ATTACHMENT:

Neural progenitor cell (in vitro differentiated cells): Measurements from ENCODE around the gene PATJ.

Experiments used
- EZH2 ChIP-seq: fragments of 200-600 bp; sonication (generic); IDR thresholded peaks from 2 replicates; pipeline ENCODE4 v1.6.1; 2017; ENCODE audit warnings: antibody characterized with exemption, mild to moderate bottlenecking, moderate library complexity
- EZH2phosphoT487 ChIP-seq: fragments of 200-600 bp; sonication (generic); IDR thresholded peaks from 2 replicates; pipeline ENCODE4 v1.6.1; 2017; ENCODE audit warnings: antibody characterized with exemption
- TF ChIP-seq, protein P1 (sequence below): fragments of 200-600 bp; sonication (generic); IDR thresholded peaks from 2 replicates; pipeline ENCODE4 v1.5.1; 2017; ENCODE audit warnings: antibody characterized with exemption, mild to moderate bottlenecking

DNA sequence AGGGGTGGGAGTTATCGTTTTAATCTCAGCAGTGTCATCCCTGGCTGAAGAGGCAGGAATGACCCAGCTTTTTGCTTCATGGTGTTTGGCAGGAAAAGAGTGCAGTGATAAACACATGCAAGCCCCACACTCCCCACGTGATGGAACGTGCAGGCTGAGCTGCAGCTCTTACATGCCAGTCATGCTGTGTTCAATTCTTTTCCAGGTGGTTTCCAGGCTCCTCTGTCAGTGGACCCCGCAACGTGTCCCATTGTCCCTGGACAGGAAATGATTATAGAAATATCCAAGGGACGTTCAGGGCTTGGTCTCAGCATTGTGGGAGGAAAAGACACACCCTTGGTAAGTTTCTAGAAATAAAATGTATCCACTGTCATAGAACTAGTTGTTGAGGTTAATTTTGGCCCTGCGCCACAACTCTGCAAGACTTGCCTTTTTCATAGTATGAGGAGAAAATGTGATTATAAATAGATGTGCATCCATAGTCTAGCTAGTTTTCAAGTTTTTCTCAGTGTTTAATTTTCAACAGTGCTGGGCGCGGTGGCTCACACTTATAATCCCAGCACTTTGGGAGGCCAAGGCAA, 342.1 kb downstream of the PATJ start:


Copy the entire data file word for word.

Neural progenitor cell (in vitro differentiated cells): Measurements from ENCODE around the gene PATJ.

Experiments used
- EZH2 ChIP-seq: fragments of 200-600 bp; sonication (generic); IDR thresholded peaks from 2 replicates; pipeline ENCODE4 v1.6.1; 2017; ENCODE audit warnings: antibody characterized with exemption, mild to moderate bottlenecking, moderate library complexity
- EZH2phosphoT487 ChIP-seq: fragments of 200-600 bp; sonication (generic); IDR thresholded peaks from 2 replicates; pipeline ENCODE4 v1.6.1; 2017; ENCODE audit warnings: antibody characterized with exemption
- TF ChIP-seq, protein P1 (sequence below): fragments of 200-600 bp; sonication (generic); IDR thresholded peaks from 2 replicates; pipeline ENCODE4 v1.5.1; 2017; ENCODE audit warnings: antibody characterized with exemption, mild to moderate bottlenecking

DNA sequence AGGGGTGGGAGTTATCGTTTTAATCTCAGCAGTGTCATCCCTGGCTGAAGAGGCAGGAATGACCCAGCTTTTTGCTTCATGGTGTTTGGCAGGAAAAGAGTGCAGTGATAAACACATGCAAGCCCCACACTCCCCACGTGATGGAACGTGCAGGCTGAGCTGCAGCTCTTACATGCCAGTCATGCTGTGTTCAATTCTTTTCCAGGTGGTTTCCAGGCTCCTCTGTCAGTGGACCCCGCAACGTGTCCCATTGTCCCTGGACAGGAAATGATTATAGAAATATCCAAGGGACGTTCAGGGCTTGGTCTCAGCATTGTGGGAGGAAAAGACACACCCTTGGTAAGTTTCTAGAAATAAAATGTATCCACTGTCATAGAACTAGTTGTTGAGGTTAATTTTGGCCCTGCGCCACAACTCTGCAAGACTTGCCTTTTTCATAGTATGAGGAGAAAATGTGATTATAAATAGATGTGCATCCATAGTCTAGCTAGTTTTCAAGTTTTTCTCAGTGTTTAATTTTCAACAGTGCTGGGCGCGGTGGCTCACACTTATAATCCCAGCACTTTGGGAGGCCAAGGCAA, 342.1 kb downstream of the PATJ start: